The Awareness That Heals blog posts present curated articles that offer effective pointers and practices to help support yourself during times when challenging emotions and difficult feelings arise. Based on the principles in the book Awareness That Heals, these articles offer practical methods to help us move toward a state of greater emotional well-being—especially during problematic times. The good news is that these are challenges that can be faced and embraced, thereby giving us a unique opportunity for effective self-care and self-healing.
It seems like an incredible opportunity lost to not include education about death and mortality from our early childhood. It is clear that curiosity about this naturally arises for most of us when we’re between the ages of 4-8. Innocent questions about death from kids at that age can be met initially in many ways — in addition to the standard pat religious answers we often offer. Yes, we could say that in death, people go to heaven or to God or whatever we believe. Read More . . .
There is immense value in learning how to respond to life situations where you are natural when you don’t have to perform. This requires being in touch with what you feel and also being open to seeing your experience with acceptance and clarity. This is not something you can learn in a day or short time as, unfortunately, in our world, we haven’t been taught to just be open even toward ourselves as to what we feel, let alone be able to accept whatever it is. Read More . . .
In our culture, it’s significantly more desirable and respectable to know vs. not know about something. Our society has continually supported the importance of knowing what we’re talking about — there’s little room for uncertainty and not-knowing. As we explore this prejudice, it will become more obvious that the more we stay on the superficial life issues, the easier it is to remain in a knowing state. Read More . . .
Take a look at what you know about yourself emotionally. Especially the things that you don’t share with others or at least with almost no one. You very likely believe that this is something that you take care of on your own or that even if you don’t, these are aspects you would rather not have anyone else’s input on because it would either be too dependent, feel invasive, or too vulnerable. In my observation, when considered in moderation, it represents potential areas where we could grow, be more intimate, and still maintain our independence. Read More . . .
Do you have a go-to person you trust for their wisdom and guidance? If not, you might want to put your energy into finding one. We’ll explore ‘why’ in more detail in this article. Join me in asking this question — why do you think we’re here on earth living this life? As you look for your simple answer, let it be no more than a sentence or two. This is not just an abstract question, as I’m asking you to give your answer before you read on. Read More . . .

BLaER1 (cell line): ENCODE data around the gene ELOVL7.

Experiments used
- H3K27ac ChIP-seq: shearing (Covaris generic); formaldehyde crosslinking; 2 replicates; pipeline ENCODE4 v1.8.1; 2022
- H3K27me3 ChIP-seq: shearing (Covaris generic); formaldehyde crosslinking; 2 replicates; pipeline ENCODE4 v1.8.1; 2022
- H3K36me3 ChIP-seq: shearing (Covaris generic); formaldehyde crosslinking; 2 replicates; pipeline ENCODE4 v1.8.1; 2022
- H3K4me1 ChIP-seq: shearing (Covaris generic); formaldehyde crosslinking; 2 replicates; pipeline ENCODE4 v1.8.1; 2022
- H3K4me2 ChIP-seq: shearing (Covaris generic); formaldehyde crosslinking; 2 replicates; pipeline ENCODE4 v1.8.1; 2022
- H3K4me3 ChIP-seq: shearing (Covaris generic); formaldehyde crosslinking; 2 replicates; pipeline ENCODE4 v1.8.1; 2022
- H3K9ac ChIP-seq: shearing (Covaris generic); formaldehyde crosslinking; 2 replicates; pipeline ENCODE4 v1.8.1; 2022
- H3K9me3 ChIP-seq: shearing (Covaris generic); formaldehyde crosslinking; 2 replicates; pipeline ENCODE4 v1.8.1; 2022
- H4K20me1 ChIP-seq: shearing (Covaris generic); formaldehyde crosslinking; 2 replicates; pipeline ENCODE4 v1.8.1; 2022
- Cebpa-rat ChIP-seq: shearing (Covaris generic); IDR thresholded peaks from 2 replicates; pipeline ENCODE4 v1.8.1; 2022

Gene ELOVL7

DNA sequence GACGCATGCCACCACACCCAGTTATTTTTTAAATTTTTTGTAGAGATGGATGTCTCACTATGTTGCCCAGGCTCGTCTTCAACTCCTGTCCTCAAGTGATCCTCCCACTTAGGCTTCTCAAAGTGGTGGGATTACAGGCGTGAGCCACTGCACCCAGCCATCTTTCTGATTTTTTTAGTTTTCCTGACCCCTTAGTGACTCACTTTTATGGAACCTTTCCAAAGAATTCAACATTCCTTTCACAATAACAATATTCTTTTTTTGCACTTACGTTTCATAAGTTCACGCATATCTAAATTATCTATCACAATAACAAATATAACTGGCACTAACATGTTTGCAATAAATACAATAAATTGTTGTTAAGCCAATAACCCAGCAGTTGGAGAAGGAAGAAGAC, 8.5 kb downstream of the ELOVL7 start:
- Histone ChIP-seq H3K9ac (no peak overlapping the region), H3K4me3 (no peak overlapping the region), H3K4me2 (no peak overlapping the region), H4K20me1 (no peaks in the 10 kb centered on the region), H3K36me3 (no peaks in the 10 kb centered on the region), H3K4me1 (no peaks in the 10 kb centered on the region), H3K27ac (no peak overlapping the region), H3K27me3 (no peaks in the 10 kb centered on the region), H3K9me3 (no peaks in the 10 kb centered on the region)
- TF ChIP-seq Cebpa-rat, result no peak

Fear like all emotions gives the false impression that it is representative of a true perspective. They pose as the truth. This is so important for all of us to see as clearly as possible as our emotions have hypnotic effects that all too frequently puts us under their spell. If we can look at our past experience and see this it gives us a chance to do some reality testing to see that the amount of times that our fears indicate realistic assessments of the danger we are facing is minimal at the least. Read More . . .
Follow your feelings when they lead you to well-being but absolutely follow your wisdom guidance when your feelings aren’t leading to what’s most needed. Can you see the tendency most of us have to let our feelings rule our inner lives? If you look closely, you will very likely see that your feelings are a continuous flow inside you. But if you don’t intervene or understand how important your needs and the needs of others around us are, you will be defined by and follow what you feel and not get to what you need. Read More . . .
How do you cope with difficult feelings? When you try to make yourself feel better, do you try to force yourself to change your feelings by demanding they obey what you think or want to feel? How has giving yourself a hard time when you’re feeling too anxious, angry, depressed, empty, or confused worked out for you so far? I ask this with a smile on my face and hope it touches you in that place that sees the injuries that it has created. Read More . . .
please take a moment to find some of your commonly felt feelings in our Introspective Guides that will help you identify 75 challenging feelings and 75 healing qualities/needs. This will help you be more specific in seeing that you’re feeling anxious, angry, irritated, helpless, sad, etc. Similarly, the specific qualities will help you narrow down whether you need respect, trust, communication, empathy, honesty, etc. It is a critical part of healing to be able to be specific. Read More . . .